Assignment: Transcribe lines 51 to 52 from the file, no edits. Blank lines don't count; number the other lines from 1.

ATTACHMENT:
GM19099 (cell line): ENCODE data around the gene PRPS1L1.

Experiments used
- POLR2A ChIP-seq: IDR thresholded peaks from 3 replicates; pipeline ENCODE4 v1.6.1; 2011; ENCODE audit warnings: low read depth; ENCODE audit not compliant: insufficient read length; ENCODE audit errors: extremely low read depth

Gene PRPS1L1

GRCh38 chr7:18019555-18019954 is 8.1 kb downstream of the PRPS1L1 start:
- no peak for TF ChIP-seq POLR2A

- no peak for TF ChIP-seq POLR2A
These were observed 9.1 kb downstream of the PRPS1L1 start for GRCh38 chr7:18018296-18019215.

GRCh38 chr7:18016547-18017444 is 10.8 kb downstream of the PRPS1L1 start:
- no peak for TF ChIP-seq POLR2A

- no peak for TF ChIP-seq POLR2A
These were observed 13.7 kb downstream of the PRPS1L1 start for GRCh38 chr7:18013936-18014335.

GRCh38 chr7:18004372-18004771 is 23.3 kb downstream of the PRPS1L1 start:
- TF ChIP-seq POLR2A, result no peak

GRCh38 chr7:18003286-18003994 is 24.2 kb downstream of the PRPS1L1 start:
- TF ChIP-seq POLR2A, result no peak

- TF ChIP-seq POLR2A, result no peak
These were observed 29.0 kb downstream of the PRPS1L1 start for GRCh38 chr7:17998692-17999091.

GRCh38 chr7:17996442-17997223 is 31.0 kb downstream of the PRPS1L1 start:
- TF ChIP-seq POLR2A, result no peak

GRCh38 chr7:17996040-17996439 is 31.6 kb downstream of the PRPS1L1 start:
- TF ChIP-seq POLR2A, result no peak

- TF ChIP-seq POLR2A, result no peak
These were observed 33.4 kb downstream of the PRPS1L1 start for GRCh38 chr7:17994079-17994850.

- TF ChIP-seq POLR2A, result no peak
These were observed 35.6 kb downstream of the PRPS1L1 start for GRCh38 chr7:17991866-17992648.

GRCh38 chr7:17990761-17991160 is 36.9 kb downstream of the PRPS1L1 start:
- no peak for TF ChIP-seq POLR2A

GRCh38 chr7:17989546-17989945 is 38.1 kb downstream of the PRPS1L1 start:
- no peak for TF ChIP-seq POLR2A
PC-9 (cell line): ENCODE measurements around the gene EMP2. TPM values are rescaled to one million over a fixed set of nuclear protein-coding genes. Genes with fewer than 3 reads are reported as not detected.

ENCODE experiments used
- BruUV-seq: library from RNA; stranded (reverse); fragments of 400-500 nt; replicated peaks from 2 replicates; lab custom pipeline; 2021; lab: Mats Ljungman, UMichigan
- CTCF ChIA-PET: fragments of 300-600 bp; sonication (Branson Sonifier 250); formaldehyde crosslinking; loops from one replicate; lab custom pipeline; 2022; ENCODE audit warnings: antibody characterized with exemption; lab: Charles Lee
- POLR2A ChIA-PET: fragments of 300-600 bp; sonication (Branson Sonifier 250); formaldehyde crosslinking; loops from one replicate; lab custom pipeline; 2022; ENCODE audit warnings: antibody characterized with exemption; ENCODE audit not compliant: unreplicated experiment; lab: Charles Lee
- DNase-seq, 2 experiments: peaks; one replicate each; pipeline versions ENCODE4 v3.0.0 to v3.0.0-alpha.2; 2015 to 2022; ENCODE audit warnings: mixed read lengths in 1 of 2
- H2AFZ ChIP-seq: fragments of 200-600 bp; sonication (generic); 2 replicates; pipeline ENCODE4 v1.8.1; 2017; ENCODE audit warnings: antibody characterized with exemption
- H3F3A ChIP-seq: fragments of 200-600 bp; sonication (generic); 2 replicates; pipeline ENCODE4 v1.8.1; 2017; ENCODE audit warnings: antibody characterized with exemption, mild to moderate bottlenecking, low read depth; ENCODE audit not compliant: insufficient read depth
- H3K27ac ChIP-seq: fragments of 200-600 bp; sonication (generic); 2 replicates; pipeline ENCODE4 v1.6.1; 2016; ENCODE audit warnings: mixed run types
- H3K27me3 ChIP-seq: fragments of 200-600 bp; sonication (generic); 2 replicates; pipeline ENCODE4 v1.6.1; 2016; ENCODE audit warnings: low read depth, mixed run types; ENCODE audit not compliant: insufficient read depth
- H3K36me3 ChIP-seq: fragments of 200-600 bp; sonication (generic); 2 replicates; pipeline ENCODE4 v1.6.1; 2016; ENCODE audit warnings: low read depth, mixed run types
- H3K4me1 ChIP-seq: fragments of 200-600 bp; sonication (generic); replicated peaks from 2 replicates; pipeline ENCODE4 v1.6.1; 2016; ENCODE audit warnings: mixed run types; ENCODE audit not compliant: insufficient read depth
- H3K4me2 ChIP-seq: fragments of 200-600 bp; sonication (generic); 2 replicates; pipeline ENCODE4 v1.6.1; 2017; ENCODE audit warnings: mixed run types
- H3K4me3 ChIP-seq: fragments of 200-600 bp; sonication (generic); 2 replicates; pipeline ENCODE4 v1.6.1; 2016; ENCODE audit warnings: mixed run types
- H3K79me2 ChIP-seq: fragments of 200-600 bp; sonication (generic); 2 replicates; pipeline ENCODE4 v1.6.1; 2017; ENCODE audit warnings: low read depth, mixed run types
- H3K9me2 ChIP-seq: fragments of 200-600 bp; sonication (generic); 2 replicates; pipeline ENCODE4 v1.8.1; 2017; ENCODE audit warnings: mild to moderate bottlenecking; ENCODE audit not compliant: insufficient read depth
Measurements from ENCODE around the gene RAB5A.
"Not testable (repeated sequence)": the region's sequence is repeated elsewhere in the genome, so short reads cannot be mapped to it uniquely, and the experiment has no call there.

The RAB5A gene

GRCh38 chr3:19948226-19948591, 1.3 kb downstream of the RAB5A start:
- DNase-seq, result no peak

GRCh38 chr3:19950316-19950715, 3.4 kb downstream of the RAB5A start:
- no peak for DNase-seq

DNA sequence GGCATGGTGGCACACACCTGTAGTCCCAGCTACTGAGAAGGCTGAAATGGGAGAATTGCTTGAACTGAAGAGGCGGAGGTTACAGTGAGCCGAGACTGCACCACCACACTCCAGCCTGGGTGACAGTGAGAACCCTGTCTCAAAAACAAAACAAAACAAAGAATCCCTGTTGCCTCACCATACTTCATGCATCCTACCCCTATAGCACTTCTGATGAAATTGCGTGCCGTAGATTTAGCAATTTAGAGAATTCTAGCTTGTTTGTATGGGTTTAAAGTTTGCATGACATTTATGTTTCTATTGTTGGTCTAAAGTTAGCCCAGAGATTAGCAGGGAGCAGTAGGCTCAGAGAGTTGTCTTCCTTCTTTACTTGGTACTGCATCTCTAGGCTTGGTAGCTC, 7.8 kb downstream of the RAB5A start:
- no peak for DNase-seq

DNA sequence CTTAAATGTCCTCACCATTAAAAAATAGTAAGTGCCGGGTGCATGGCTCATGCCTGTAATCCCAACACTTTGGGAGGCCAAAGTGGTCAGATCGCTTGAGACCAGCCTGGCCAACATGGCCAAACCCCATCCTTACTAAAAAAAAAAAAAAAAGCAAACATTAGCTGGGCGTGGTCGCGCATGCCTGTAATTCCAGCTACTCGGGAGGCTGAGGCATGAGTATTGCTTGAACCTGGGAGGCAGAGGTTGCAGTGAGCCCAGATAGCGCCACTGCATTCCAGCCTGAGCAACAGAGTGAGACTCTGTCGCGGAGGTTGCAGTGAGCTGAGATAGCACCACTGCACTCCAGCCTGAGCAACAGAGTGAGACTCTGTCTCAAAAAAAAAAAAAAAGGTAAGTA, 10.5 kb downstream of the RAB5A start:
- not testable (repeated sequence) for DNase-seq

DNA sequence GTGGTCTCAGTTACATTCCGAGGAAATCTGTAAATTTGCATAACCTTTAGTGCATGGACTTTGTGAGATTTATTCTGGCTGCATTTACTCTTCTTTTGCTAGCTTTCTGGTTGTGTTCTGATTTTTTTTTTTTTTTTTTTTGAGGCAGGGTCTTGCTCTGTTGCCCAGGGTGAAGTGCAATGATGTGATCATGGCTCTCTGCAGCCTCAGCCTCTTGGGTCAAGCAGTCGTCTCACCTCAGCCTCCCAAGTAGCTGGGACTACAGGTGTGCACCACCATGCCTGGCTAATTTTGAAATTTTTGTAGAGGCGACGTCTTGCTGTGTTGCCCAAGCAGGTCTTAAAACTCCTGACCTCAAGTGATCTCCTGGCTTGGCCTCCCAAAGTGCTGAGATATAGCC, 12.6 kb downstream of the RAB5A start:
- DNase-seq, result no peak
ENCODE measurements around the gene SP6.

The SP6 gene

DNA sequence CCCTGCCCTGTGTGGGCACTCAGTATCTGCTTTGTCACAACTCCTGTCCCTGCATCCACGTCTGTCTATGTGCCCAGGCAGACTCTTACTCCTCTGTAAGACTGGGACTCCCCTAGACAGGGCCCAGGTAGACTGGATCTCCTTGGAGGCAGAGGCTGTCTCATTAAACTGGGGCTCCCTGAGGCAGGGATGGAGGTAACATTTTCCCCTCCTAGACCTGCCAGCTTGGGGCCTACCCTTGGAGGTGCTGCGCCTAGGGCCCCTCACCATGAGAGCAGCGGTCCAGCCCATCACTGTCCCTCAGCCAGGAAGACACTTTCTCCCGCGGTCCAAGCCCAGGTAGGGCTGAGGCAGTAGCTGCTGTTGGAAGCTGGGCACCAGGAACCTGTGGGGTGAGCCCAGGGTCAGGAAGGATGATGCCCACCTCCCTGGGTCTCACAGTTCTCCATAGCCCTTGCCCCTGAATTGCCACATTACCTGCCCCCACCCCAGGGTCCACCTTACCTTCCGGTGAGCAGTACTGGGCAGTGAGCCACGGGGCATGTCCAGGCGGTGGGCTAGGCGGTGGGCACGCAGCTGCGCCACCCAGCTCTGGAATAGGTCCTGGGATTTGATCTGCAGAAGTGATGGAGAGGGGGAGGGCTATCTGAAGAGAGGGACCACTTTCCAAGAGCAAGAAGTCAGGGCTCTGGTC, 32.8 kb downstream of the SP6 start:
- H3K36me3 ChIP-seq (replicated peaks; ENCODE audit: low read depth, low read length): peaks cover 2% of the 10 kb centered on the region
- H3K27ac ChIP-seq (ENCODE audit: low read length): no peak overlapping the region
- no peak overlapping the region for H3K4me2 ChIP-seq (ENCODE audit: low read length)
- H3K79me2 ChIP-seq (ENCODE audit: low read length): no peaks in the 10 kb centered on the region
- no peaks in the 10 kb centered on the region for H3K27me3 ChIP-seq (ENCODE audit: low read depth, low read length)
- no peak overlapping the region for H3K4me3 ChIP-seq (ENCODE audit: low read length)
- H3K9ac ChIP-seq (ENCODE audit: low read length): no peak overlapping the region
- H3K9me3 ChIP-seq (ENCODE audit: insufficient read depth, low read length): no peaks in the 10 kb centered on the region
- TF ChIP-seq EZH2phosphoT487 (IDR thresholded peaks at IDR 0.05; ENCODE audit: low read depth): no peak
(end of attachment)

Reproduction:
- DNase-seq, result no peak

GRCh38 chr3:19950316-19950715, 3.4 kb downstream of the RAB5A start: